• Court Opinions or Cases—judge made law
© 2017 Cengage Learning. All Rights Reserved.
Constitutions
• The fundamental rules which dictate that
people will be governed
• Create guidelines or rules for establishing
that government
• First document establishing principles and
general laws of a nation or state
• Define the powers each branch of
government may exercise
© 2017 Cengage Learning. All Rights Reserved.
Thinking Point
Consider the three branches of government.
• What are they, and what are the duties of each
branch?
Does your state have its own constitution? If
so, take a moment to read some of the
rules/guidelines of your state.
• Did you locate any that were outdated by modern
standards?
© 2017 Cengage Learning. All Rights Reserved.
Codes or Statutes
• These are rules enacted by state or federal
legislatures and are the product of the
legislative process
• Local government rules are often called
“municipal ordinances”
© 2017 Cengage Learning. All Rights Reserved.
Administrative Rules and
Regulations
• Administrative agencies are created by, and
get their power to act, from the legislature
• Regulations have the “force of law” the same
way a legislative statute does, and they are
often interpreted by the courts
• Internal Revenue Service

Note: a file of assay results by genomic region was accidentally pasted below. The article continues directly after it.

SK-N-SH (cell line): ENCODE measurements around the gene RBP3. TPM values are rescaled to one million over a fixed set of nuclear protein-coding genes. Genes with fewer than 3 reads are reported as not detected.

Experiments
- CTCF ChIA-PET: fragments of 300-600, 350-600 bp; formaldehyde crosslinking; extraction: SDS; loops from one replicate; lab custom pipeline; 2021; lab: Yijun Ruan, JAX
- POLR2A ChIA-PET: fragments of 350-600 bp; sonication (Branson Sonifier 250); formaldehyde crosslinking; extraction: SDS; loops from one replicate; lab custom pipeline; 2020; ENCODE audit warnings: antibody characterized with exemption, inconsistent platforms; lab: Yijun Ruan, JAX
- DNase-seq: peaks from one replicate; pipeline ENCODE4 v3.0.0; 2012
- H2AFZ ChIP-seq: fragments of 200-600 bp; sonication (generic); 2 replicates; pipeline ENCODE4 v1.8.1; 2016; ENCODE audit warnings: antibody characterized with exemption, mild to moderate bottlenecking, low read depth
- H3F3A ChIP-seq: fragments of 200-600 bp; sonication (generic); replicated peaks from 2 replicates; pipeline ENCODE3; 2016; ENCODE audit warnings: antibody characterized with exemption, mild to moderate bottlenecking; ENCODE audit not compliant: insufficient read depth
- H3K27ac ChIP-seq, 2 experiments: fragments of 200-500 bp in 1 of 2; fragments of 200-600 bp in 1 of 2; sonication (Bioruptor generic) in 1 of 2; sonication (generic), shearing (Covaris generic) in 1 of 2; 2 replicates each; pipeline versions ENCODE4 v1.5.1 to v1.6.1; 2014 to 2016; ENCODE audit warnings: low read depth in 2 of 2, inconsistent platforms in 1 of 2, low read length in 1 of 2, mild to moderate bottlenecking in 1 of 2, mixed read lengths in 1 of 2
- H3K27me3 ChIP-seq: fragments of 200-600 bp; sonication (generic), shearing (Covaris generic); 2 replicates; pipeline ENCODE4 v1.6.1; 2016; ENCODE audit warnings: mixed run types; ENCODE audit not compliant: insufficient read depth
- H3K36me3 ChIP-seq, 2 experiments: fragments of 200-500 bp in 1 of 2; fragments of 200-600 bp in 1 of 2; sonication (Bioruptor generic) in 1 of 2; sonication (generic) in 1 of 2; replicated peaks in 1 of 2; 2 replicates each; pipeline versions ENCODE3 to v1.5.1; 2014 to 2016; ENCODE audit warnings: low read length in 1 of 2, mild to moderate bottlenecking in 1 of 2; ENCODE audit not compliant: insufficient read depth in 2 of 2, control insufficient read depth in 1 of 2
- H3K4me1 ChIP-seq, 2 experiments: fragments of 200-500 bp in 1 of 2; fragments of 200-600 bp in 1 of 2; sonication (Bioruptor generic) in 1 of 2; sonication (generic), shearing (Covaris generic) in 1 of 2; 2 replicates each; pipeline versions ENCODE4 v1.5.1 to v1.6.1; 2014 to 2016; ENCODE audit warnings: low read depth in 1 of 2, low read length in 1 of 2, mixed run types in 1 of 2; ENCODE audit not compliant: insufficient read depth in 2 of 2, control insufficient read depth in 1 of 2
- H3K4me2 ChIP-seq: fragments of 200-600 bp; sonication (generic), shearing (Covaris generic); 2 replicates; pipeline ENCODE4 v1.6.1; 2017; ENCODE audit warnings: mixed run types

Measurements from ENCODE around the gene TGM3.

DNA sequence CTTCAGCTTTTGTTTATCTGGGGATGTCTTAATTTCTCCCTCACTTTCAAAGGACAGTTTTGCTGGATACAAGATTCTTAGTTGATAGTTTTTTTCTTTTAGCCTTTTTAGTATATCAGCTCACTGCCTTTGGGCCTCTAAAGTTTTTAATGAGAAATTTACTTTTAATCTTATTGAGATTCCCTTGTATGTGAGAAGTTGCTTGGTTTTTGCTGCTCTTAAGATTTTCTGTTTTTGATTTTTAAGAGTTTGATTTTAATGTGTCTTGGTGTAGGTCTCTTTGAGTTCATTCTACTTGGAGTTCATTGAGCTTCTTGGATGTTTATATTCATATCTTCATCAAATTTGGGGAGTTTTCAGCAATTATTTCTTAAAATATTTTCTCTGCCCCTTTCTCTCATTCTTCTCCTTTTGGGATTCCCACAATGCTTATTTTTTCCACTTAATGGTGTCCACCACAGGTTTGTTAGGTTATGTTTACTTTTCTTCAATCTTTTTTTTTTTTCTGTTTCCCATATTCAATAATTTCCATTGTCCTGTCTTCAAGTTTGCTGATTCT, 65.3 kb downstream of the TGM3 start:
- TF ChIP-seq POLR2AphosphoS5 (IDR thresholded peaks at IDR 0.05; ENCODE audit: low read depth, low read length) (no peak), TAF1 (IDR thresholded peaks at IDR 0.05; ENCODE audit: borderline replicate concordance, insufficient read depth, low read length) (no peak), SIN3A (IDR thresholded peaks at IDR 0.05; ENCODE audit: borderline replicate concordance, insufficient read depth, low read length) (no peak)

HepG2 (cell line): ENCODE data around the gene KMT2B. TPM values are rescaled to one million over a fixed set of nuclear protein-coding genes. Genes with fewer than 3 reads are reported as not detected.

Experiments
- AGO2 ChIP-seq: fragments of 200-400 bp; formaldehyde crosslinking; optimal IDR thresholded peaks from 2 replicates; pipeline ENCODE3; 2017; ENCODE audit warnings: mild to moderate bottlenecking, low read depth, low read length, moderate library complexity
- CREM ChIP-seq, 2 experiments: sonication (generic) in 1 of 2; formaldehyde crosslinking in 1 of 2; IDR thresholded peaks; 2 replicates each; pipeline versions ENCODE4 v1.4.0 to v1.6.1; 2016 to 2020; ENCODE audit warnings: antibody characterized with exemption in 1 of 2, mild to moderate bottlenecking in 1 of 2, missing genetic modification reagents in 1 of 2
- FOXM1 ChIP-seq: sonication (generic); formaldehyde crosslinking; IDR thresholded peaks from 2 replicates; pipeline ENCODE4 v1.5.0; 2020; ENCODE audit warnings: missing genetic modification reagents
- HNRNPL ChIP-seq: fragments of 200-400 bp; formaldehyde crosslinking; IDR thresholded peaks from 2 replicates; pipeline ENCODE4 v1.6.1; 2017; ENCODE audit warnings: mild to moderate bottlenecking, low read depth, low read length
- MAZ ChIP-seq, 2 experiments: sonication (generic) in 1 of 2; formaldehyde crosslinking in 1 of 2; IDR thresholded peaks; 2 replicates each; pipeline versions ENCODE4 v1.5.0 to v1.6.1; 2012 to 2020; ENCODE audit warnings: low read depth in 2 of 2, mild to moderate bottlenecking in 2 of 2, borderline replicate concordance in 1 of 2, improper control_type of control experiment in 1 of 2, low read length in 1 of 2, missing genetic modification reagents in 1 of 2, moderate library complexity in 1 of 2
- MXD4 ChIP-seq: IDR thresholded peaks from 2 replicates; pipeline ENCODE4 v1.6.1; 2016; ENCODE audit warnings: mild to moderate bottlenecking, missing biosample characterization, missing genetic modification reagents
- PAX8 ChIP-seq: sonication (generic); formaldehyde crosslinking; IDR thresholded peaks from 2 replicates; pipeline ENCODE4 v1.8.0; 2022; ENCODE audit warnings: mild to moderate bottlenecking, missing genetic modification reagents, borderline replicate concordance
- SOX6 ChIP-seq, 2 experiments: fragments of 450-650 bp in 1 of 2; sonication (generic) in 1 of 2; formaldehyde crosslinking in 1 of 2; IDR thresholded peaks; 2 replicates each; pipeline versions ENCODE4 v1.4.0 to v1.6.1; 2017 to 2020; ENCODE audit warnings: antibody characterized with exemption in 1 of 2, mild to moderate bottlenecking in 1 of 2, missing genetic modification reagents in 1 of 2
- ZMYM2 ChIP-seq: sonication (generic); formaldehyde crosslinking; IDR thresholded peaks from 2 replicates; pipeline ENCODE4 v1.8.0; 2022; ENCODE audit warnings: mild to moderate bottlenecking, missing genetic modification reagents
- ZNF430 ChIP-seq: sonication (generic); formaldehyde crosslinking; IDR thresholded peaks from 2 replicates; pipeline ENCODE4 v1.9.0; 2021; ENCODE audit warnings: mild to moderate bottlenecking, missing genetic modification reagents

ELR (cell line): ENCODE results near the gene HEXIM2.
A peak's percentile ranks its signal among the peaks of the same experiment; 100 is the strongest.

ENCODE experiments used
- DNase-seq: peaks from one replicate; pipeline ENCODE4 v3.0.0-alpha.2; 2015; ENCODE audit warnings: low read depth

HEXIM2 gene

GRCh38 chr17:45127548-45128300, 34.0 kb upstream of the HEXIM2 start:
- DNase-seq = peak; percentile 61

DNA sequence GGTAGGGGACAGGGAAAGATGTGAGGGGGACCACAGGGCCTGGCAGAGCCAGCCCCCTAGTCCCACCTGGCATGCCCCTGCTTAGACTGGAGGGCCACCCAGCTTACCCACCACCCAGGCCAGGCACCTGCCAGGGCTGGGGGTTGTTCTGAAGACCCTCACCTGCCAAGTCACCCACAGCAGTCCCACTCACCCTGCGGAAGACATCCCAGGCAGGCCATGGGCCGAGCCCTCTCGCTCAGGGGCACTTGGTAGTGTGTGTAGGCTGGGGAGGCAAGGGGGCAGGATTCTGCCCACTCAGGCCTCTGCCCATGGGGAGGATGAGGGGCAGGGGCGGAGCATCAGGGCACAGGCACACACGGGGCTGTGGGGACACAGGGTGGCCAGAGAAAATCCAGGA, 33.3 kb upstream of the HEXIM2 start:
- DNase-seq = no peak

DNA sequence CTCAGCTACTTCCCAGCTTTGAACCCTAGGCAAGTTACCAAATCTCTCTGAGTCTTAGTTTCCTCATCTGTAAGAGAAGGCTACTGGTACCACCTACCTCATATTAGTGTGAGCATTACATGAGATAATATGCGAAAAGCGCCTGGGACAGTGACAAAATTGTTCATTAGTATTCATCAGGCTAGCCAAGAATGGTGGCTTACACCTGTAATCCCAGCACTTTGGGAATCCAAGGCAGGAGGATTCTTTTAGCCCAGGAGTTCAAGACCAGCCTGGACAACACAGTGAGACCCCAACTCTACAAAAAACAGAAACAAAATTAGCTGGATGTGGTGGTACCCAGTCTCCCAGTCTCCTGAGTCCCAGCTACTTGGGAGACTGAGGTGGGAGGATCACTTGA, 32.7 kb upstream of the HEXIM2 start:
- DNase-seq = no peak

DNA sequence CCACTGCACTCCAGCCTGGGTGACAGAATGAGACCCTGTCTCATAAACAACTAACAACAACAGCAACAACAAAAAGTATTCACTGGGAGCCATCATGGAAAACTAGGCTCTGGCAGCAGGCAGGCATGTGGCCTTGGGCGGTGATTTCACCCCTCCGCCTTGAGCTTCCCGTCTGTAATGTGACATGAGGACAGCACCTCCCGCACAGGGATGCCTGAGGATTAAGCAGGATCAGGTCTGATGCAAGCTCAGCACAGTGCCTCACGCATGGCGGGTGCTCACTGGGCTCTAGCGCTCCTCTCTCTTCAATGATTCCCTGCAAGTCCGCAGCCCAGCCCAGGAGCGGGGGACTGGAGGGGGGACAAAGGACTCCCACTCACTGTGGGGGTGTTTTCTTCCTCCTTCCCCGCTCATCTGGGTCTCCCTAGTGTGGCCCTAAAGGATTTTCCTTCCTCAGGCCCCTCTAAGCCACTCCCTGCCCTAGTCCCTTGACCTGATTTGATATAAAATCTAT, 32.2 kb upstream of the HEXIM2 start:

• State boards
• Zoning boards
© 2017 Cengage Learning. All Rights Reserved.
Thinking Point
Research the administrative rules and
regulations that apply to your local area.
• What administrative policies do you see? Discuss this
in class.
• Do any of the policies seem limiting to your
community?
• Are most of the policies “fair” by modern standards,
or do they need updated?
© 2017 Cengage Learning. All Rights Reserved.
Judge-Made Law
• Appellate courts are still a very important
source of American law
• They are not “making” law, rather they are
“finding” it
• Constitutional law
• Still an area that is primarily judge-made
© 2017 Cengage Learning. All Rights Reserved.
Thinking Point
Consider any recent changes within your
community
• Are there any “social issues” that continue to take
place?
Pretend you are a judge in your local area.
• What is your first judge-made law that you will create
and why?
• What guidelines will you use to create this law to
make it fair and equitable?